CUSTOMS AMENDMENT (CHINA-AUSTRALIA FREE TRADE AGREEMENT IMPLEMENTATION) BILL 2015
CUSTOMS TARIFF AMENDMENT (CHINA-AUSTRALIA FREE TRADE AGREEMENT IMPLEMENTATION)
Mr FITZGIBBON (Hunter) (16:39): In the spirit of the agreement struck between the government and the opposition to facilitate the passage of the Customs Amendment (China-Australia Free Trade Agreement Implementation) Bill 2015 and related legislation through the House tonight, I will keep my comments as brief as is possible. But of course no-one in this place is happier about this agreement now that it has been improved than me. It will be of great benefit to the agriculture sector. At the risk of repeating some of the comments made by others, for beef, for example, tariffs of between 12 and 25 per cent will go to zero over nine years; for dairy we will see the elimination of tariffs between 10 and 15 per cent, depending on the product, over four to 11 years and for sheep and goat meat tariffs of between 12 and 23 within the next eight years. The list goes on and on; it stretches through wool, pork, wine and spirits, horticulture, barley, sorghum and other grains, seafood and even processed food. Sugar has not done all that well and appears not to be doing well under the TPP, which I know is a disappointment to our canegrowers, and the opposition stands ready to work with the government in any way it can to improve the circumstances for those growers.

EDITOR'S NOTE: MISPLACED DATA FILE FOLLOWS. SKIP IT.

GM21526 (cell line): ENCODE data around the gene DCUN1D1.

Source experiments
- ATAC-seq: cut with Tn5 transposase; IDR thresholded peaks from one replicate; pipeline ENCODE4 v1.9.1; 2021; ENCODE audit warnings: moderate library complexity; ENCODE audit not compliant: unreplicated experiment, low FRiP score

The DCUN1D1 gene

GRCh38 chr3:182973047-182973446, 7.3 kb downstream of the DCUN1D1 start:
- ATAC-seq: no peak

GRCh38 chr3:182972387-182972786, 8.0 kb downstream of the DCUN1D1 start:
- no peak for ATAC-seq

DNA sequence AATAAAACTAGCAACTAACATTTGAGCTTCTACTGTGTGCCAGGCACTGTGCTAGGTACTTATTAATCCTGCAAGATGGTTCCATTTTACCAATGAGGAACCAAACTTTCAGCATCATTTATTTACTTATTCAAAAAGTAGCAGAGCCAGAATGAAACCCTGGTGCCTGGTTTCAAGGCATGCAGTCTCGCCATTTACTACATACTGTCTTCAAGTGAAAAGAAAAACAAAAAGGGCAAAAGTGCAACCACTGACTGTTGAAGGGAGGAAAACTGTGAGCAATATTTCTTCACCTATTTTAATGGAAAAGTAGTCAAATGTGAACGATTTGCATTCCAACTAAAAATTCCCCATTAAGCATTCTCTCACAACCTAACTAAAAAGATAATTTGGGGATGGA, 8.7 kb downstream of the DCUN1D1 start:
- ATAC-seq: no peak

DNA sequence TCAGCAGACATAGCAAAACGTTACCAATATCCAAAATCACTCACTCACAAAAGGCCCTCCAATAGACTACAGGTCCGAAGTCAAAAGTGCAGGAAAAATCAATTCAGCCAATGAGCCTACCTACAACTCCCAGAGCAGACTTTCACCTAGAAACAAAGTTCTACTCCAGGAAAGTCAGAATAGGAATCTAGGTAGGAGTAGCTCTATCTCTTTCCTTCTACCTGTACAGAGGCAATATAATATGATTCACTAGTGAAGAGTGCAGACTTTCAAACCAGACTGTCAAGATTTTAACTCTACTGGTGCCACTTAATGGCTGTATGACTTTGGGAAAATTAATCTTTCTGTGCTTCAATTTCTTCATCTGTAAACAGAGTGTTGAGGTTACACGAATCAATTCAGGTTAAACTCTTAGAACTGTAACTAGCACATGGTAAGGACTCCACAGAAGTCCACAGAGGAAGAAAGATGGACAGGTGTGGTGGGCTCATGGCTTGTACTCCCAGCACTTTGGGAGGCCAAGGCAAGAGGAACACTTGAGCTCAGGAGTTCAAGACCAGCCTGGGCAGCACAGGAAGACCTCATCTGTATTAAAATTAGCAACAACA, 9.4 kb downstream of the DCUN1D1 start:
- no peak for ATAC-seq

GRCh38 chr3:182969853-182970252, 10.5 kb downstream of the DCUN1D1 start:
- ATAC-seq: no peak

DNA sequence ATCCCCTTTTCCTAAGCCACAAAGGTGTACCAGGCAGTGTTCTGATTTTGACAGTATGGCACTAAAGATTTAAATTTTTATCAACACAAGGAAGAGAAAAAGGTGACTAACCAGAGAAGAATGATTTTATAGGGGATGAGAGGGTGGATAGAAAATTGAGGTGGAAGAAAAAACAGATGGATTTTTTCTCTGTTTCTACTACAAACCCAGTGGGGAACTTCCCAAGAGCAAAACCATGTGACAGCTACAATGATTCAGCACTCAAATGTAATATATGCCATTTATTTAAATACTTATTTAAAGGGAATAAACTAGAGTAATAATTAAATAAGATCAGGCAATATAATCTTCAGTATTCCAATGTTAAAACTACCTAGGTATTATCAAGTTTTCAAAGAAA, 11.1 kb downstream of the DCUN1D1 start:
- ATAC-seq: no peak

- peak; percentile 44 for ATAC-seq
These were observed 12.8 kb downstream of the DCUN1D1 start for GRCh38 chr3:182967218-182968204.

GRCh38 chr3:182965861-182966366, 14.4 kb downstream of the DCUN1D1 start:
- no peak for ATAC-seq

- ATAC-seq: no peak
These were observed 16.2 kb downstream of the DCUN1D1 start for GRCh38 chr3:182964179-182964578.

Having said that it delivers substantial benefits to agriculture and of course many other sectors, I just want to point out that this is not a free trade agreement; it is best described as a preferential trade agreement. That means it allows Australia better access into China than some of our competitors. To say the same, it allows Australia to catch up with some of our competitors—those competitors who have been facing lower tariff regimes for some time. There is no better example than the dairy industry, in which our New Zealand competitors have had advantage for many years now. So, it is very, very important to the agriculture sector.
The changes the opposition sought are important ones. Again, it is a very beneficial deal to the Australian economy and many operators within that economy. But it is not necessarily such a great deal for those Australians who were not guaranteed the opportunity to take up the jobs that may be presented by the agreement with China. I thought our concerns were valid. It was quite obvious that they were shared by many in the broader community. I am thankful to the Prime Minister and Minister Robb for their willingness to come to the table and agree and in doing so to meet those concerns and indeed allay those concerns.